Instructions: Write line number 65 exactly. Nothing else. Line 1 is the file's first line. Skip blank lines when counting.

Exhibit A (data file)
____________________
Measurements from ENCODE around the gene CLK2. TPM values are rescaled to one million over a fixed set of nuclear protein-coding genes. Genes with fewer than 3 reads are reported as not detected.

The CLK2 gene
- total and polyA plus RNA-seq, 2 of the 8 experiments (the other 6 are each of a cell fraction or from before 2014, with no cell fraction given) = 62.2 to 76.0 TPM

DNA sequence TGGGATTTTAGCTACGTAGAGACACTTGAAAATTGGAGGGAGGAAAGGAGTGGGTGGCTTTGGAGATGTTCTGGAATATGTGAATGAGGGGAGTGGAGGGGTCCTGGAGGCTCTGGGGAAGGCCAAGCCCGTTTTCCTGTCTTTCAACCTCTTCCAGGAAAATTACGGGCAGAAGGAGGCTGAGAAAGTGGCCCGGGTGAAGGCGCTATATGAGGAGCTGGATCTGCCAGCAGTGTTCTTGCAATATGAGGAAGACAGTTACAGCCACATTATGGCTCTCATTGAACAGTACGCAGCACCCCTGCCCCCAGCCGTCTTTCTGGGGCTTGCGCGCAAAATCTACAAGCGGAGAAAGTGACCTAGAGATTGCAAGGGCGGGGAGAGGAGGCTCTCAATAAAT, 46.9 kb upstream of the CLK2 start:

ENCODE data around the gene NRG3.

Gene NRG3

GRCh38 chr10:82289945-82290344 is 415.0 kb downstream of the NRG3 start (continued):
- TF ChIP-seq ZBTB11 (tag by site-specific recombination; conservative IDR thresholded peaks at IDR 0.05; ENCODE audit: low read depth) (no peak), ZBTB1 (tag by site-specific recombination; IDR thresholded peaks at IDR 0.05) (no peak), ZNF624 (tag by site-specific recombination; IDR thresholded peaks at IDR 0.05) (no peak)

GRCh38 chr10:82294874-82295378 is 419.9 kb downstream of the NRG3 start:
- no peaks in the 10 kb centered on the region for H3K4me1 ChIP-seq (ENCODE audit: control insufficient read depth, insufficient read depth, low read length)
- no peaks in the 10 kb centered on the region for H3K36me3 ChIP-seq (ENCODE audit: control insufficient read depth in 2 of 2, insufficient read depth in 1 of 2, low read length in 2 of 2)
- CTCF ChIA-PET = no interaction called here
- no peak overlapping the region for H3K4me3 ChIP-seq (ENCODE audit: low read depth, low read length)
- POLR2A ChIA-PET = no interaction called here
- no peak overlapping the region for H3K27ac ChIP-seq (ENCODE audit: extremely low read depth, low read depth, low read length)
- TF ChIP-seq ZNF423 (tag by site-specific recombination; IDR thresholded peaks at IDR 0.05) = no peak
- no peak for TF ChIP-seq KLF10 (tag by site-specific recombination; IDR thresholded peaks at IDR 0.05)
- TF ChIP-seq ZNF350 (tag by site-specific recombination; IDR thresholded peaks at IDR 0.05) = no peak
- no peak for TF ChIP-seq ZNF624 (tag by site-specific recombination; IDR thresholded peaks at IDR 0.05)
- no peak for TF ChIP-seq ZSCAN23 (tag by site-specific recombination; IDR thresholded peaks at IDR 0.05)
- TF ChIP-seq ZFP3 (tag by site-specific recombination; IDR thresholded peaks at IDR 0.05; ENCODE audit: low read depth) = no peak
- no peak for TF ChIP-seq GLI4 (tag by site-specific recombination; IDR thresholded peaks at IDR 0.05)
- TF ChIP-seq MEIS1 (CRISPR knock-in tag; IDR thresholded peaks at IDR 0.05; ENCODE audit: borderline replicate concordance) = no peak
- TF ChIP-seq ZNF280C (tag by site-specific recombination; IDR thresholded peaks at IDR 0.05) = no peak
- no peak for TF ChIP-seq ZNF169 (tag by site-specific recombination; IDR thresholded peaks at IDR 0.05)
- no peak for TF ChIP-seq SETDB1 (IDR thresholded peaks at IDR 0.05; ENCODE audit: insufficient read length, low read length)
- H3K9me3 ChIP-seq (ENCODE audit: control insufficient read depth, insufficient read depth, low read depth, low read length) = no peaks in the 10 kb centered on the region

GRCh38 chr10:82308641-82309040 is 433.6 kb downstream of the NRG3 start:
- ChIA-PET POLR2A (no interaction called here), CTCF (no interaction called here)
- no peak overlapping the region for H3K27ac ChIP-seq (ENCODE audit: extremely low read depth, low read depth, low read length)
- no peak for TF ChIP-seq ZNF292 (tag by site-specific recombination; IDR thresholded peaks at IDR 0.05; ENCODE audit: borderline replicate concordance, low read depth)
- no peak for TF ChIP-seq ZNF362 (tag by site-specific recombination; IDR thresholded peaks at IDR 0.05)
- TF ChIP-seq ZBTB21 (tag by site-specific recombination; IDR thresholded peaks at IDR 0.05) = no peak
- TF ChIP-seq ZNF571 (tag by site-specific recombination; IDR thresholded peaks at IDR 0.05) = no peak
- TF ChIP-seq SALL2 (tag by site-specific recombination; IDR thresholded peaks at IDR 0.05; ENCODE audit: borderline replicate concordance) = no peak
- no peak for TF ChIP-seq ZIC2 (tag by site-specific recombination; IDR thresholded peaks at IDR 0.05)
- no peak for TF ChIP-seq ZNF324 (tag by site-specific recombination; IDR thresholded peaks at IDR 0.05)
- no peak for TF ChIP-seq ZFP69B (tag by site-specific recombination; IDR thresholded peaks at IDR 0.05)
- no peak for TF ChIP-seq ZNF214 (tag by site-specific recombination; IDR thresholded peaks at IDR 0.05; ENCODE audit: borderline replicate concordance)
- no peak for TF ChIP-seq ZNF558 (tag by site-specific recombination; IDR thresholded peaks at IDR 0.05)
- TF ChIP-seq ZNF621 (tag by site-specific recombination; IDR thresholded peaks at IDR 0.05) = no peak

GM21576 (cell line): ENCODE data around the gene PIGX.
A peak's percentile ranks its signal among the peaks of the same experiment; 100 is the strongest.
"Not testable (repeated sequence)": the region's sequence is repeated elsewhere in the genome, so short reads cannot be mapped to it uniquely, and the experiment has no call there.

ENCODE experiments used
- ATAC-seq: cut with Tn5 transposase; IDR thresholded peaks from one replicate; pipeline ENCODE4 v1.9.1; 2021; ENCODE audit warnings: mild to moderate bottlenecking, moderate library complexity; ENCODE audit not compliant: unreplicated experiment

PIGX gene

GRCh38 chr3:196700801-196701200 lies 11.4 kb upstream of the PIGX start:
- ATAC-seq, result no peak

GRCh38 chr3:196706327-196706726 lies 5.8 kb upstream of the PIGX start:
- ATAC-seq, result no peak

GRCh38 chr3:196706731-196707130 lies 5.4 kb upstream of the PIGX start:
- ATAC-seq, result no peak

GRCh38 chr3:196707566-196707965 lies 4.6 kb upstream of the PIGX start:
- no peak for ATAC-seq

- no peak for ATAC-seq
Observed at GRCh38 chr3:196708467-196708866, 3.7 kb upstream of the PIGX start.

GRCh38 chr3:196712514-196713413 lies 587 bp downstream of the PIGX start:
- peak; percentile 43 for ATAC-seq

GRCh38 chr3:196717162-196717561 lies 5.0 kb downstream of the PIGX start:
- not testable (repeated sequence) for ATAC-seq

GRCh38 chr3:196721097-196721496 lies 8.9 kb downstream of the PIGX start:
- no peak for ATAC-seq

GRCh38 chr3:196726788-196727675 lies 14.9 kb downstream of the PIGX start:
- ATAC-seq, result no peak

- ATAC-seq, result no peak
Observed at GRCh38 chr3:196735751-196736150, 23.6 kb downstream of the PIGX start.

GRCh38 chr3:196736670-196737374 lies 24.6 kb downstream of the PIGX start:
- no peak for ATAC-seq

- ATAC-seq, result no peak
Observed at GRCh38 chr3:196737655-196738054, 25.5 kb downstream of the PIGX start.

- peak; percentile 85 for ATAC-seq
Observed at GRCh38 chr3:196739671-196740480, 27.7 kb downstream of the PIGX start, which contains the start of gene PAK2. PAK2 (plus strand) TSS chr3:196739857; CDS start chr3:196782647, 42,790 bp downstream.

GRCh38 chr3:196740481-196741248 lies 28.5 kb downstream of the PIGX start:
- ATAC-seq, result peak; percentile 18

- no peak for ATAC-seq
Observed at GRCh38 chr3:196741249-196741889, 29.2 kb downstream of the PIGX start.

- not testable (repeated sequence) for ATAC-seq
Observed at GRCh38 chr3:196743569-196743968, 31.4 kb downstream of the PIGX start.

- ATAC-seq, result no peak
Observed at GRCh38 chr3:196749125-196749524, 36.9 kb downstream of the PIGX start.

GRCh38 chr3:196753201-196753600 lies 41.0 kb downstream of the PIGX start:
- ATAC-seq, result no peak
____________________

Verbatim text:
- ATAC-seq, result no peak